As a young woman, I struggled to find myself and my place in the world. I dropped in and out of college, held more jobs than I can remember, and moved to and from various exotic locals. I tried marriage—and divorce. Mostly, I lived in a whirl of confusion about who I was and how I would make my way—and I worried a lot about ending up a failure.
Nothing I attempted seemed to satisfy me. I watched my friends successfully pursing their ambitions, while I languished in feelings of inadequacy for the better part of a decade. At the time, I could not know that my experience with failure would give me exactly what I needed to eventually succeed. Not only did that protracted period of frustration inspire me to create something entirely new, suffering the pain of repeated failures helped to humanize me, maturing my capacity for compassion. More
This is Part 2 of a two-part series about the challenges inherent in creative beginnings. You can read “Beginnings, Part 1” here.
1. Trust your intuition.
Be receptive to your own rhythms and visions. There’s lots of free advice out there about most anything you’d like to begin. Saturate yourself with as much research as you can. Then adapt what works. Create an approach that honors your idiosyncratic style of accomplishing things. More
Even though I have been writing for over twenty-five years, in some ways I feel like a beginner as I prepare to launch this website and blog. In opening myself to a wider world of possibilities, I feel the excitement, the hope, and the fear that accompanies all new beginnings.
I hope you will feel inspired, supported, and challenged by what you read, and alongside that hope hovers my fear that these musings will fail to capture your interest. Of course, I am not alone in this regard. Most creators fight searing feelings of inadequacy even as their passions drive them to risk reinventing themselves and their work again and again. More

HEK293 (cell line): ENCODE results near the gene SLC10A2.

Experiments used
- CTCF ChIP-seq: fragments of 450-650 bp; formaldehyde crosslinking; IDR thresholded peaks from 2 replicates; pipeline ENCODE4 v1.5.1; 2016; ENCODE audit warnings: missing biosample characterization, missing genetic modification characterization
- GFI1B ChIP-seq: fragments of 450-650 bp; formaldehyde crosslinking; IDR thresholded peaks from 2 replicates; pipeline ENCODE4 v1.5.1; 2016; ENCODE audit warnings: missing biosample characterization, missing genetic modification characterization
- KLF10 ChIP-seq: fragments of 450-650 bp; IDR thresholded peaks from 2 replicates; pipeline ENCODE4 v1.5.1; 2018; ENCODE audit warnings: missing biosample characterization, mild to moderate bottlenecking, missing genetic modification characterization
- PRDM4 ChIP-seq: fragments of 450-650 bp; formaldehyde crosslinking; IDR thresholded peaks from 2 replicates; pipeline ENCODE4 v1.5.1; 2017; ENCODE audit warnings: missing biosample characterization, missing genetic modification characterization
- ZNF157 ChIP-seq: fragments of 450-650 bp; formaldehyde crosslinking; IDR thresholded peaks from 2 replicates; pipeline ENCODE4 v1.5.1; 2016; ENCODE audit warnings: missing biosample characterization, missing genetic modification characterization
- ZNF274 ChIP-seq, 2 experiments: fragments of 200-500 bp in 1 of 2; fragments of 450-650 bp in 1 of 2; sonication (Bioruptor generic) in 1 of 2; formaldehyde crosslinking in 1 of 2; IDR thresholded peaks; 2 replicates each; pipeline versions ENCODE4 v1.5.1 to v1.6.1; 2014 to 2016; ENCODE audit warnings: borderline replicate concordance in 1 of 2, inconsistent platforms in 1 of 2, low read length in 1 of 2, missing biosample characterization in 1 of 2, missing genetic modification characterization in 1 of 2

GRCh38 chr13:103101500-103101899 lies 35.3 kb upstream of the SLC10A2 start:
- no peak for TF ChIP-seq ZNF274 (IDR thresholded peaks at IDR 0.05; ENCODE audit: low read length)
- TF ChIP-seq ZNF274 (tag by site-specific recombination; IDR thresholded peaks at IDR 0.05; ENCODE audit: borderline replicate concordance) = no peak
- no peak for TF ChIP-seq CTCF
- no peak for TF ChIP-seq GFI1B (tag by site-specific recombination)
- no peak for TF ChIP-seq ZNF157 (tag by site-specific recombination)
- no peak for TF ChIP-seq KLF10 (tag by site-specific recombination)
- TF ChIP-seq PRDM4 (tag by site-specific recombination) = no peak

Recently, I rented a movie about the painter Jackson Pollock. Ed Harris directs and stars in this masterful rendering of both the pain and genius of the postwar artist’s life and work. Upon viewing Pollock’s deceptively simple paintings for the first time, many have exclaimed: “That’s art?!! My three year old could do that!”
As the movie unfolds, we witness how creative work that might be dismissed as “unsophisticated” is actually the product of a deeply complex process. A powerful scene, in which the artist accidentally knocks over a can of paint, dramatizes Pollock’s discovery of his trademark painting technique known as “drip.” It is his reaction to the mishap that defines him as a creator. More
Welcome to the first post in my all-new blog, Wild Ideas … musings for the mind, food for the soul. After taking a long break from writing a monthly column, Wild Ideas has been reborn as a blog AND a book.
If you’re a new reader, I invite you to search this site and make yourself at home. Feel free to contact me if you have any questions. For those of you who have been long-time supporters, it will come as big news that my book Wild Ideas: Creativity from the Inside Out is now available for order on Amazon. More